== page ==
Nothing beats the happiness you feel when a wagging tail and wet nose greet you at the doorstep after a long day at work. No matter how terrible the day, those loved-filled doe eyes are sure to make you feel special. They are all about loving you unconditionally. It is as American humour writer Josh Billings once said: “A dog is the only thing on earth that loves you more than he loves himself.”
For all that this furry creature is, he has earned himself the title of ‘man’s best friend’. The friendship that began thousands of years ago has stood the test of time. Once upon a time, man mainly depended on dogs for hunting and security. In turn, the animal got food, protection and shelter. With this symbiosis, dogs eventually became an integral part of man’s life. Today, a dog is much more than the animal man domesticated. Dogs are companions, caregivers, and healers. But above all, they are a source of immense joy.
No wonder numerous studies have been conducted to understand how dogs manage to make our lives feel so good. According to a study conducted by UK-based Mental Health Foundation, companionship with a dog can improve mental wellbeing in humans. Just sitting with a dog or patting its head can make any individual feel calm and relaxed. IT professional Mrinal Shetty can vouch for this. He says, “I love dogs but could not have one due to lack of time. When I quit my job and was at home, I started feeling lonely and sad. That was when I decided to get a dog. Having Charlie by my side has made me a happy, energetic, and positive person.”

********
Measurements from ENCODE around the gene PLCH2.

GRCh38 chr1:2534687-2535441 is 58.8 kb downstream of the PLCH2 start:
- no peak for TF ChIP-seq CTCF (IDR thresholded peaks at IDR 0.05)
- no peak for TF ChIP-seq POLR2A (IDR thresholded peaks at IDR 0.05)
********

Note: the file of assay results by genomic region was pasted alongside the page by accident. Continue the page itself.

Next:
Imagine having a furry friend you can cuddle every time you feel stressed out. It is perhaps the most natural therapy. Even a study conducted by Stanford suggests that having an animal companion can ease stress to a great extent. Researchers have gathered evidence that suggest the company of a pet animal can have the same effect on us as meditation and exercise.
“According to a study conducted by UK-based Mental Health Foundation, companionship with a dog can improve mental wellbeing in humans.”